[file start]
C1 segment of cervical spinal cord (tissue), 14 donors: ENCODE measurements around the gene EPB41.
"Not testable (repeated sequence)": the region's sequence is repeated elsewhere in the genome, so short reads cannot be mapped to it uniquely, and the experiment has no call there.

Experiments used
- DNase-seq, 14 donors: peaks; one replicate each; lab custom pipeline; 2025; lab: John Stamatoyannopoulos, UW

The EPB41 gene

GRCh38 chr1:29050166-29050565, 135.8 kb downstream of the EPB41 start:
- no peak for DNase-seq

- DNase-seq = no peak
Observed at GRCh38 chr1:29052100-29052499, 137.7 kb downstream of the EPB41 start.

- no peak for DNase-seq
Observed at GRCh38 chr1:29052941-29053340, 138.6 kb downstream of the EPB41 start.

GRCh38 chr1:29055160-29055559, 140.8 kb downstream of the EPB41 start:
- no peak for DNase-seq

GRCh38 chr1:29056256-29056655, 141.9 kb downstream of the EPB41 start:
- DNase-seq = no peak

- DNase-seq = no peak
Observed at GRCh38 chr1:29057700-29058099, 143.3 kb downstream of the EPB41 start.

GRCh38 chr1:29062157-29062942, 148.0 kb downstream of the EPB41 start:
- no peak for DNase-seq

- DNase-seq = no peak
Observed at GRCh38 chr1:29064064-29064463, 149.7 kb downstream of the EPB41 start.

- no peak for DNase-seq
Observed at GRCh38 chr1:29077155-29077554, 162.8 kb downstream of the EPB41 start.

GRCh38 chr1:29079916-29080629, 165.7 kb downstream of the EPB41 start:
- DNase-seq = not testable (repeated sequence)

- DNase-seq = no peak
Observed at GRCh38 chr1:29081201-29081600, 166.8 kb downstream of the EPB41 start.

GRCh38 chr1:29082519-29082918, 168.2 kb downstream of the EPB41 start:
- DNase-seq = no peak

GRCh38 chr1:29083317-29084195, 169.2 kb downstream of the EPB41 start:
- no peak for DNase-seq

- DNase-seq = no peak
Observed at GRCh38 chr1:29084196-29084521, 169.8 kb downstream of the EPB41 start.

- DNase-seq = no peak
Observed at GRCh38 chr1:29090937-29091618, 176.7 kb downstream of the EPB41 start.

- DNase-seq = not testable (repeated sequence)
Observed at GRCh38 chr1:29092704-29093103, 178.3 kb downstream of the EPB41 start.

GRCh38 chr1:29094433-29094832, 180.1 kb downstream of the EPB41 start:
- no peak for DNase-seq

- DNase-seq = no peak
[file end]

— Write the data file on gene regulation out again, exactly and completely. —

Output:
C1 segment of cervical spinal cord (tissue), 14 donors: ENCODE measurements around the gene EPB41.
"Not testable (repeated sequence)": the region's sequence is repeated elsewhere in the genome, so short reads cannot be mapped to it uniquely, and the experiment has no call there.

Experiments used
- DNase-seq, 14 donors: peaks; one replicate each; lab custom pipeline; 2025; lab: John Stamatoyannopoulos, UW

The EPB41 gene

GRCh38 chr1:29050166-29050565, 135.8 kb downstream of the EPB41 start:
- no peak for DNase-seq

- DNase-seq = no peak
Observed at GRCh38 chr1:29052100-29052499, 137.7 kb downstream of the EPB41 start.

- no peak for DNase-seq
Observed at GRCh38 chr1:29052941-29053340, 138.6 kb downstream of the EPB41 start.

GRCh38 chr1:29055160-29055559, 140.8 kb downstream of the EPB41 start:
- no peak for DNase-seq

GRCh38 chr1:29056256-29056655, 141.9 kb downstream of the EPB41 start:
- DNase-seq = no peak

- DNase-seq = no peak
Observed at GRCh38 chr1:29057700-29058099, 143.3 kb downstream of the EPB41 start.

GRCh38 chr1:29062157-29062942, 148.0 kb downstream of the EPB41 start:
- no peak for DNase-seq

- DNase-seq = no peak
Observed at GRCh38 chr1:29064064-29064463, 149.7 kb downstream of the EPB41 start.

- no peak for DNase-seq
Observed at GRCh38 chr1:29077155-29077554, 162.8 kb downstream of the EPB41 start.

GRCh38 chr1:29079916-29080629, 165.7 kb downstream of the EPB41 start:
- DNase-seq = not testable (repeated sequence)

- DNase-seq = no peak
Observed at GRCh38 chr1:29081201-29081600, 166.8 kb downstream of the EPB41 start.

GRCh38 chr1:29082519-29082918, 168.2 kb downstream of the EPB41 start:
- DNase-seq = no peak

GRCh38 chr1:29083317-29084195, 169.2 kb downstream of the EPB41 start:
- no peak for DNase-seq

- DNase-seq = no peak
Observed at GRCh38 chr1:29084196-29084521, 169.8 kb downstream of the EPB41 start.

- DNase-seq = no peak
Observed at GRCh38 chr1:29090937-29091618, 176.7 kb downstream of the EPB41 start.

- DNase-seq = not testable (repeated sequence)
Observed at GRCh38 chr1:29092704-29093103, 178.3 kb downstream of the EPB41 start.

GRCh38 chr1:29094433-29094832, 180.1 kb downstream of the EPB41 start:
- no peak for DNase-seq

- DNase-seq = no peak